The idea of interoperability in healthcare IT services can be deceptively simple. From a simple viewpoint, interoperability means ensuring multiple systems can securely talk with each other, sharing information without creating problems.
A more painful problem, though, is that such interoperation is rarely easy to implement. Many organizations turn to healthcare IT consulting firms to handle this work, and here are four things they will tell you that interoperability entails.
Most organizations need to share data for a variety of reasons. A specialist might need to send reports from blood work to a general practitioner, for example. The accounting department at a hospital might need to share data with the government and insurers. Even patients may need to access data using phones, tablets, laptops, or desktops.
Such information-sharing processes are far from monolithic. Interoperability issues start at the level of the operating system and work their way up. To successfully share data, you have to be able to transmit it without problems and verify receipt. Likewise, the recipient has to be able to access and read the data.
The idea of sharing data implies the need for security, especially when dealing with healthcare IT services. If one software package at a hospital has to answer queries from nearby medical practices, for example, you want that to be as secure as possible. Otherwise, a hostile party might gain access to patient records, billing data, or even payment card information.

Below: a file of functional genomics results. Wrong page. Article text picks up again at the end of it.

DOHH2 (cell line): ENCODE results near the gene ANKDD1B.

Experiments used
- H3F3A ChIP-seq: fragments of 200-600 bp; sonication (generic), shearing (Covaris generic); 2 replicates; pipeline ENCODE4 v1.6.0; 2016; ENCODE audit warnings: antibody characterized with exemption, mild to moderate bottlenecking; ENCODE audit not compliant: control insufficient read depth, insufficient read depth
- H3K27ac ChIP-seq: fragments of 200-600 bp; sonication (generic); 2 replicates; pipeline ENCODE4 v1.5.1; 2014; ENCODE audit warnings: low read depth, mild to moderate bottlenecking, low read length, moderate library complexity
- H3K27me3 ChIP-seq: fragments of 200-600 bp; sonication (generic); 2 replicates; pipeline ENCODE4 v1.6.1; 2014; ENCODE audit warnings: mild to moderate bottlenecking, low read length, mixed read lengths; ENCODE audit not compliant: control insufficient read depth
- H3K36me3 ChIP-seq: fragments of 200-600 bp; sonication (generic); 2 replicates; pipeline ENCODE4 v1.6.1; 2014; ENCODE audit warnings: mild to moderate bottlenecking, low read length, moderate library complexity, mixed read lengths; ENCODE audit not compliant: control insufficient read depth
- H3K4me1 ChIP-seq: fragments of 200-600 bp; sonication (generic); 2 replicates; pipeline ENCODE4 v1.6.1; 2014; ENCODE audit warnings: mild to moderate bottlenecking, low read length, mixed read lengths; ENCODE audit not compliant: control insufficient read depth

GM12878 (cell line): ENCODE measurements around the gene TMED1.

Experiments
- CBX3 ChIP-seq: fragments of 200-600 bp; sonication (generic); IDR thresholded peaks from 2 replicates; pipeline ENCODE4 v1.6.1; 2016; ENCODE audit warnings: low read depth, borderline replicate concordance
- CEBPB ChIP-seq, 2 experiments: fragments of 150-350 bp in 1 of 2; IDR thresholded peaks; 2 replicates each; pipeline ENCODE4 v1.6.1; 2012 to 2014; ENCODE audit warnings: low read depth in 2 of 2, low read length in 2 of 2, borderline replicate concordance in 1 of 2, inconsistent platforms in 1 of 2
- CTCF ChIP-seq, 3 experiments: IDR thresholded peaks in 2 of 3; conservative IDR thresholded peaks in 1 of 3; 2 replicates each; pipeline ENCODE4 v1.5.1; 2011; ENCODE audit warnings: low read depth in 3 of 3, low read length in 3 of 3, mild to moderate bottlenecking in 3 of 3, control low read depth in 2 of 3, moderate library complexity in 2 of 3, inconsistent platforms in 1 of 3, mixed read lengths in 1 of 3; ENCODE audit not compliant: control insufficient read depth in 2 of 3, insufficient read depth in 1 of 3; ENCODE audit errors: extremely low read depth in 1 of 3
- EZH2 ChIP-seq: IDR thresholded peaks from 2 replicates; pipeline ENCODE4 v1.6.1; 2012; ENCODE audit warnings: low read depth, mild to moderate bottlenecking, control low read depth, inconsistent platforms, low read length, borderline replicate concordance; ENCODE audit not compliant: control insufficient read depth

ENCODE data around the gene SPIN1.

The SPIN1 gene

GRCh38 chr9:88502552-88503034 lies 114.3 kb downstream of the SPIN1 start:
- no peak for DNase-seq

You'll want to have a system that is secured end-to-end. Within the scope of interoperability, that often means creating protocols that will work across hardware and software ecosystems that frequently don't have much in common.
Within the healthcare IT services world, few issues loom as large as compliance. You need to be able to prove that your interoperability measures comply with major standards, with HIPAA being the biggest. If you process credit card payments, you'll have to comply with payment card industry standards, too. There may also be state and local standards, and many organizations have their own standards.
Ultimately, healthcare IT consulting firms don't want to build massive bespoke solutions if they can avoid doing so. The solution to handling the combined problems of data sharing, security, and compliance usually ends up being standardization. Ideally, your branch already has standards in place. If not, you may need to find a way to standardize input from outside systems without compromising on the previously listed items.